Artificial intelligence (AI) and machine learning (ML) are no longer emerging technologies.
The innovations have officially arrived, and they are already having an impact around the globe – particularly within payments and finance.
“By coupling new and novel data sources with machine learning and AI, we provide the ability to detect creditworthiness where others can’t,” Uphoff explained.
Utilizing AI and ML to build proprietary financial identities for customers in emerging markets is revolutionizing the lending landscape, acting as a catalyst for financial inclusion for those ignored or stymied by traditional financial institutions that rely on existing credit scores and other legacy methods.
“People’s financial lives, and in particular the financial lives of our customers, are very personal and they’re very nuanced,” Uphoff said. “We cannot just use machine learning and AI to optimize for a transaction…the product has to [build a long-term relationship with them.]”
And when working with the “global majority” of people who want credit but can’t find it, Uphoff noted that the FinTechs and lending platforms that have the ability to innovate continuously will enjoy the commensurate competitive advantage.
“We are the first FinTech to adapt and tailor Metaflow, which is a machine learning platform that was developed and open sourced by Netflix,” explained Uphoff, who came to her current role after 10 years leading data and ML teams at Netflix.
“We are really pioneering the intersection of causal inference and machine learning in the FinTech space,” she added, noting that this approach represents a key “scientific unlock” for allowing both a truly personalized financial service and enabling relationship building over time.
“Metaflow, what it really allows us to do is to bring in all these very disparate structured and unstructured data sets and adapt, almost in real time, as we gain new insights about our customers and also adapt to a very rapidly changing data environment,” Uphoff said.
But while AI plays a crucial role, Uphoff stressed that success within emerging market lending lives and dies by a truly personalized understanding of the person on the other end of the credit relationship.
“We’re not just paying lip service to those things; our technological advancements are helping enable them — this idea of truly personalized relationship building financial services,” she said.
The focus on understanding customer pain points and building solutions that add real value to their lives is essential.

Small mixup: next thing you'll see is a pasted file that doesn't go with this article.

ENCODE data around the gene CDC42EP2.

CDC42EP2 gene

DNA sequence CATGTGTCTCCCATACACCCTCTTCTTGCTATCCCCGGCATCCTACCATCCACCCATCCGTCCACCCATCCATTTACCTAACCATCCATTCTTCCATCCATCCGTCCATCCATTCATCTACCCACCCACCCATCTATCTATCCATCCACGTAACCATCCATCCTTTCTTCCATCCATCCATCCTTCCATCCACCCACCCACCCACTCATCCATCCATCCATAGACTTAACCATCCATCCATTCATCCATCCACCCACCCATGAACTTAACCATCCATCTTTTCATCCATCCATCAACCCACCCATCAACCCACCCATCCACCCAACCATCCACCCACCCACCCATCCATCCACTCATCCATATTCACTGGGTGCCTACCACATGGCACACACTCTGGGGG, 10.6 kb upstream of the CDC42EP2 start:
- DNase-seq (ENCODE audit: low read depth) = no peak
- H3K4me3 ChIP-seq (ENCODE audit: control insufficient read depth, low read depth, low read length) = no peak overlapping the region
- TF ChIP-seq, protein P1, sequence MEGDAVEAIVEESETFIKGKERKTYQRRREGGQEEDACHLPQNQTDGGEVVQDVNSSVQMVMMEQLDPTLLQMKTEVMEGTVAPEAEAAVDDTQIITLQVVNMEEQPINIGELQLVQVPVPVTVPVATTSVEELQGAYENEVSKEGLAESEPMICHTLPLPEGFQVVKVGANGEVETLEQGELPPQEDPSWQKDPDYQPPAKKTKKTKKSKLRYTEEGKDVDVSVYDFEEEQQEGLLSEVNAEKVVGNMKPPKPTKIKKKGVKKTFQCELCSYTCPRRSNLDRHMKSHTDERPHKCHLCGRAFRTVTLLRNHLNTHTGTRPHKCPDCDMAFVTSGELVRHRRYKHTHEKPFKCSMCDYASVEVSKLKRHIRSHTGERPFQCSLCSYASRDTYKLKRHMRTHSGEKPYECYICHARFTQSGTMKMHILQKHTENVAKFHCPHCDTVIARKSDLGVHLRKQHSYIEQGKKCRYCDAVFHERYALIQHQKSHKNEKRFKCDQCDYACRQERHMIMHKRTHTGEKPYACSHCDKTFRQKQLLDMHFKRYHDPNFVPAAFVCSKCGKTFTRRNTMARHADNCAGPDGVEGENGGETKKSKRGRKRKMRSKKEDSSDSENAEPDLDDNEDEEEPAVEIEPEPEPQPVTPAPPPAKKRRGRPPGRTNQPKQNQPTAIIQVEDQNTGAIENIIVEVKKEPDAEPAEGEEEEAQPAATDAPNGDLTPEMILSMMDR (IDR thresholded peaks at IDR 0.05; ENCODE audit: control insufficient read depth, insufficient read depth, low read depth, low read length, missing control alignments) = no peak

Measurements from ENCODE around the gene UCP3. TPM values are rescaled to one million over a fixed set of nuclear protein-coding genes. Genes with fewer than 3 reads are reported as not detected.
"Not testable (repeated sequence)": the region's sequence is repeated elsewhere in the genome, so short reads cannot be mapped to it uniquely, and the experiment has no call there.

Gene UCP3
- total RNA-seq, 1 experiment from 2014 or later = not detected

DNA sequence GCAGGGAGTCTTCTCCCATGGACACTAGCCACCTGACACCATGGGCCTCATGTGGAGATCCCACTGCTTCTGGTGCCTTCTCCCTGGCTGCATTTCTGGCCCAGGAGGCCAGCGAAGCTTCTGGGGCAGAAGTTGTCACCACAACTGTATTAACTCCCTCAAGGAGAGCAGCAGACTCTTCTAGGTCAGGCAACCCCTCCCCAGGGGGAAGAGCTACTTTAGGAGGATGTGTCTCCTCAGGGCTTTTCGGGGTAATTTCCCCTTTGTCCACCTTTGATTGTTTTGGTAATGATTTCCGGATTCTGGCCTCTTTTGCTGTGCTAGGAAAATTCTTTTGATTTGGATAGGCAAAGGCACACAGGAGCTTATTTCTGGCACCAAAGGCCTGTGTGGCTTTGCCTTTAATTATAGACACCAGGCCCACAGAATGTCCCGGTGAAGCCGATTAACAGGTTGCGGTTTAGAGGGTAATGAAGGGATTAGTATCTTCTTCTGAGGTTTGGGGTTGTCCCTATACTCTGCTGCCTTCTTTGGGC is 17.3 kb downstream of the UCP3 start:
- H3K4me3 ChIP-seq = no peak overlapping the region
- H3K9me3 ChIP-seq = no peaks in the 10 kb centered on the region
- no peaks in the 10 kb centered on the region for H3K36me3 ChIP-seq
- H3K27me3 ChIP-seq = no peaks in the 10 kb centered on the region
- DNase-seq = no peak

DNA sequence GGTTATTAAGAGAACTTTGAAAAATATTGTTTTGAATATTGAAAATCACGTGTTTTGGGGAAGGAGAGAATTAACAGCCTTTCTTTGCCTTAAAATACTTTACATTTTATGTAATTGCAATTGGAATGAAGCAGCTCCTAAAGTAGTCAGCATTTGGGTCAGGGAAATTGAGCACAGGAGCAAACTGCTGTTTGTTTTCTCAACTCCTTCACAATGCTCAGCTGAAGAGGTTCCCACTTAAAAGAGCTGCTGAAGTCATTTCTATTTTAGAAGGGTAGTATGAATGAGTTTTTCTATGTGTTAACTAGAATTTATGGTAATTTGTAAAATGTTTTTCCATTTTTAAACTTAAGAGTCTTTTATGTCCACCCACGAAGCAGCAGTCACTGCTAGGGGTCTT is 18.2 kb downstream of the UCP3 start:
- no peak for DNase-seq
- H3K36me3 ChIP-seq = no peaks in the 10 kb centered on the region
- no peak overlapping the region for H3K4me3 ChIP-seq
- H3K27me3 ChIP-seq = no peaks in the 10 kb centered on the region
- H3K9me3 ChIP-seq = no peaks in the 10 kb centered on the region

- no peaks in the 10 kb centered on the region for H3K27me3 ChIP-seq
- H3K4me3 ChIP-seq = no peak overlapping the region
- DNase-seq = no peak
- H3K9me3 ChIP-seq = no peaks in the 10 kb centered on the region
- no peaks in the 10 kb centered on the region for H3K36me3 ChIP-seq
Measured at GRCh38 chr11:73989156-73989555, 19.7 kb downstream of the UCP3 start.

“The big data space has a lot of shiny objects…we don’t want to build something fancy and then look for a problem to solve. The key to a value-add technology is being mission driven and an emphasis on finding customer pain points first, identifying them and then building the right solution,” Uphoff said.
Uphoff referred to this approach of emphasizing the importance of aligning technology with the end goal of enhancing customers’ lives as “mitigating concept risk.”
“At the end of the day, customers don’t really care about the technology — they just want credit when they need it, how they need it, and they want to be treated with trust and fairness,” she said.
Still, AI in finance raises concerns about data privacy and security.
Uphoff acknowledged the challenges and emphasized the importance of committing to being excellent stewards of customer data, as well as supplementing compliance efforts with proactive engagement with regulators to co-create privacy frameworks that balance financial inclusion with consumer protection.
These efforts should also be grounded in customer consent and transparency around the use of data the value delivered in return.
Uphoff explained that she also believes in the symbiotic relationship between humans and AI. Instead of replacing humans, AI should unlock human ingenuity by handling repeatable tasks, allowing human experts to focus on more nuanced customer insights, hypothesis generation and strategic thinking, she said.
This collaborative approach harnesses the strengths of both AI and human capabilities and can establish an environment where AI’s potential to anticipate customers’ needs more quickly and adapt to their rapidly changing environments can be leveraged to foster financial inclusion.